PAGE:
Captain of APL England charged for container spill off NSW coast

Charges have been laid against the master of the APL England, which lost about 50 containers overboard off Sydney on Sunday. This is the result of work between AMSA, the Queensland Police and the Commonwealth Director of Public Prosecution.

The offences relate to pollution and/or damage of the Australian marine environment as a result of poor cargo loading. Laying charges against the ship’s Master is not action we undertake lightly but this and other incidents remind us of the important role the ship’s Master has in ensuring the ships that ply our waters are operated safely and do not damage our marine environment.

The cargo load on the APL England was damaged during a high seas incident on May 24 that resulted in the brief loss of power on the ship and containers falling overboard. The number of containers that fell overboard has now been increased to 50 from the previous estimate of 40 containers lost overboard in addition to 74 containers that were damaged but remained aboard the APL England.

Today’s actions should not detract from the responsibility of the ship owner APL Singapore, insurer Steamship Mutual, and operator ANL who remain accountable for remediation of any impacts of this incident.

We welcome ANL taking responsibility by engaging contractors to undertake shoreline clean-up and retrieve some of the floating containers this week, but the impacts of this incident could take months, if not years to remediate and we expect these efforts to be sustained for however long it takes.

Australia inspectors, who boarded the ship after it docked in Brisbane, determined that the lashing arrangements for cargo were inadequate and found heavy corrosion on the securing points for containers on the ship’s deck.  As a result, the APL England was officially detained at the port and according to the local authorities will not be released until the serious deficiencies have been rectified.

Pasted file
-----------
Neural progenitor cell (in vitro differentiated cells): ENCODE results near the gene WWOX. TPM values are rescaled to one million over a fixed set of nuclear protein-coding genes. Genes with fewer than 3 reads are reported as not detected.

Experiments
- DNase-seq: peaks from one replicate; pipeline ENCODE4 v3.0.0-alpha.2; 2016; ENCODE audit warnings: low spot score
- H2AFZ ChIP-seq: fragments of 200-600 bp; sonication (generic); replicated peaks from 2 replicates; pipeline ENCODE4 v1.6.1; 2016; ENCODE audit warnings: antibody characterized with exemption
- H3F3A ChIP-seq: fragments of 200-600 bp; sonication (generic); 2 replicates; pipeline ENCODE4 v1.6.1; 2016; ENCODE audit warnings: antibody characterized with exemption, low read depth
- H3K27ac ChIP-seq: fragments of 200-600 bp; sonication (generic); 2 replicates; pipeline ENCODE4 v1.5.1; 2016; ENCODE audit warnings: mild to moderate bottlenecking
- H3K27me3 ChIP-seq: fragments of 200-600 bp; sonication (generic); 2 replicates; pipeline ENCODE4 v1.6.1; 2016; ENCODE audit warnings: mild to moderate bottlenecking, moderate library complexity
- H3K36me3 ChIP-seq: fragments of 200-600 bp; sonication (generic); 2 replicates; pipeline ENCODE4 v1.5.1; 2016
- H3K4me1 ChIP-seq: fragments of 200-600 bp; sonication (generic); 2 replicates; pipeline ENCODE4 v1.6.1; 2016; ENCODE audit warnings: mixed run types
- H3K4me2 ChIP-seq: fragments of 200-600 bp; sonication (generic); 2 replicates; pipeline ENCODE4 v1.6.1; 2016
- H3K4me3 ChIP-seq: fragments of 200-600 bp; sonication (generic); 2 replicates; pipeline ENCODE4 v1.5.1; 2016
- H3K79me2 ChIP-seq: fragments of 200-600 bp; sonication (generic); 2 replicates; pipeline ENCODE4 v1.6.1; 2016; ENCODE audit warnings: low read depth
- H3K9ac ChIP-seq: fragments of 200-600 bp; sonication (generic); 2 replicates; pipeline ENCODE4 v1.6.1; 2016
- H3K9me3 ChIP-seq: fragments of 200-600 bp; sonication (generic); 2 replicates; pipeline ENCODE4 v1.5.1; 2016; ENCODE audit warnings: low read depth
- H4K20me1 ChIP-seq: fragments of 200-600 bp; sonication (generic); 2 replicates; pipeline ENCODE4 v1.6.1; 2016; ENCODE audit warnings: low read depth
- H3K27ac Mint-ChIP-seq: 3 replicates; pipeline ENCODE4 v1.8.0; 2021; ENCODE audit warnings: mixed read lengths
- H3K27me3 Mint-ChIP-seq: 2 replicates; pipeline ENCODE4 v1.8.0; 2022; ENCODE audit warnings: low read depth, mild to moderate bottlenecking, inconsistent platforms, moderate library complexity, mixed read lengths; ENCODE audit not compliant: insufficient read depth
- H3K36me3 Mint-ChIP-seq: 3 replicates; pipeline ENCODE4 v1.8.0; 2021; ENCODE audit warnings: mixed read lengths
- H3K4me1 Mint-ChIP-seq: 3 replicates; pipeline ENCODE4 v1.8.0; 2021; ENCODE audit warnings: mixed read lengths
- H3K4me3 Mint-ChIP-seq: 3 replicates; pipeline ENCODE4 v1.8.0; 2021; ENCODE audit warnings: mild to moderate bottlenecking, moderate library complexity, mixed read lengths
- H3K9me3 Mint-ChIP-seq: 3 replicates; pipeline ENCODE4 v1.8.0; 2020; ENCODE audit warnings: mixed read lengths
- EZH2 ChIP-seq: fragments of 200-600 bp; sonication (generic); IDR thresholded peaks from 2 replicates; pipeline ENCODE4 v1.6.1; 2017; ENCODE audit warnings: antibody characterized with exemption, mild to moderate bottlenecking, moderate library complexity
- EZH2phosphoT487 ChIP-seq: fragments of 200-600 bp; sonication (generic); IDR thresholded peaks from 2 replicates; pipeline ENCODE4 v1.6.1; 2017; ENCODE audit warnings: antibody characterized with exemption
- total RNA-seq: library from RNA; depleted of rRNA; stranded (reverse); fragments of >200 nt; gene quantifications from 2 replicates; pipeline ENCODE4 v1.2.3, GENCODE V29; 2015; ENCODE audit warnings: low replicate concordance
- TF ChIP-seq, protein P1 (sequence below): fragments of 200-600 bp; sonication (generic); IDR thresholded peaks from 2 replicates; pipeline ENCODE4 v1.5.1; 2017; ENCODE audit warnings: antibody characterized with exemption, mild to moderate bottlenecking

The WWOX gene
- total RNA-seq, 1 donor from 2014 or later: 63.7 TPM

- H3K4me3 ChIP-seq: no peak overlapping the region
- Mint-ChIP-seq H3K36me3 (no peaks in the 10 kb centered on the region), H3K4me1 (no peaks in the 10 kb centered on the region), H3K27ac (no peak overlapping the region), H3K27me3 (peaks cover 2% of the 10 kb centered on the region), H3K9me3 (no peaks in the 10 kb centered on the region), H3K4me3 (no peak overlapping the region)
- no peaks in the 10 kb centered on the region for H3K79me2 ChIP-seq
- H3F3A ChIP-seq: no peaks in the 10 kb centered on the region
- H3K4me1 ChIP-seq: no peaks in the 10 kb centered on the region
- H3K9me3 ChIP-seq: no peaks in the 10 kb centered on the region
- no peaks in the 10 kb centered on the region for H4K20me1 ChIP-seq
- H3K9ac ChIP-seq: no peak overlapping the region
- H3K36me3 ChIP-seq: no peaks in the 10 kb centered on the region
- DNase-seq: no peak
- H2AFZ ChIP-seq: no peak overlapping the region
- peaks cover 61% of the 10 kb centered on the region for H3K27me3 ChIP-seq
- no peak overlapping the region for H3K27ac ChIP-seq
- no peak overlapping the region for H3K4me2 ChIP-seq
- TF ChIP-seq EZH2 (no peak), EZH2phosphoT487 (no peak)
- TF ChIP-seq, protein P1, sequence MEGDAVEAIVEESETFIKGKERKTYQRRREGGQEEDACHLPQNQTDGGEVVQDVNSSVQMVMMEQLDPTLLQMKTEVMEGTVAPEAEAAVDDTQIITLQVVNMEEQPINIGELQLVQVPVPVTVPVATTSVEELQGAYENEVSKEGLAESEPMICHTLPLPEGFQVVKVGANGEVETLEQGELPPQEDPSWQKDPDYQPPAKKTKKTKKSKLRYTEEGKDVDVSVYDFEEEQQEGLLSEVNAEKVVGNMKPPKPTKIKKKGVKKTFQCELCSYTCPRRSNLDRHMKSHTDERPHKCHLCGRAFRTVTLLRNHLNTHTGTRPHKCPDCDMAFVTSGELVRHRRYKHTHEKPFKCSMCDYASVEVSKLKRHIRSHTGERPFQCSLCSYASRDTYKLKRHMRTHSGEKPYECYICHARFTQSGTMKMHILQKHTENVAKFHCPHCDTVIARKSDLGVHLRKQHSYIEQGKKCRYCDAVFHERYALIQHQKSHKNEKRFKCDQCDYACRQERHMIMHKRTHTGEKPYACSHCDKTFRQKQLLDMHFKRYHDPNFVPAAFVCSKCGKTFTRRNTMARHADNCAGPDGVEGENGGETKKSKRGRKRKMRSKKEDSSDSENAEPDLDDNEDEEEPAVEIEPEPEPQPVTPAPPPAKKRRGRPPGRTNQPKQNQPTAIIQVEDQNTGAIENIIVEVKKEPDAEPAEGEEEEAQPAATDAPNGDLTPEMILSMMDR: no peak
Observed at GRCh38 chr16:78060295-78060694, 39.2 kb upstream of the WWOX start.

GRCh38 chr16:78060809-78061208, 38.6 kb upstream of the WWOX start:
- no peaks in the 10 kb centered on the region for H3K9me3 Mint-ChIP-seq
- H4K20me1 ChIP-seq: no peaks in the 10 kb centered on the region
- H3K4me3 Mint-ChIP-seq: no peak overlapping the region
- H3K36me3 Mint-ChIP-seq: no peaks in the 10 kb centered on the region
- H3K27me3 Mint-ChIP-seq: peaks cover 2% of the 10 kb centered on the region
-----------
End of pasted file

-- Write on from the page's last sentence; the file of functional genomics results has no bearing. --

As of today, AMSA has placed an additional requirement on the owner of the ship under the Protection of the Seas Act which must be met before the ship will be released from detention.

This action seeks financial security from the insurers in the order of $22 million. This provides a commitment that they will remediate all impacts of this incident. That $22 million covers estimated costs including that of a clean-up.

AMSA’s investigation is ongoing.

– AMSA Media

APL England container loss – Update 6, June 1, 2020.

The Master of the APL England appeared before the Wynnum Magistrates court today to face two charges relating to the loss of containers from the ship,

  • Section 26F of the Protection of the Sea (Prevention of Pollution from Ships) Act 1983 – Discharging of garbage into the sea contrary to the Act
  • Section 141 of the Navigation Act 2012 – Master did not ensure that the vessel was operated in a manner that did not cause, pollution to the marine environment in the coastal sea of Australia or the exclusive economic zone of Australia and, damage to the marine environment in the coastal sea of Australia or the exclusive economic zone of Australia. These charges carry maximum penalties in excess of $300,000. 

The matter was adjourned to 12 June in the Brisbane Magistrates Court.

The APL England remains under detention in the Port of Brisbane and will not be released until its serious deficiencies have been rectified.

The unloading of the damaged containers has started and is expected to take several days to complete.

AMSA’s investigation is ongoing.

Container search area APL England


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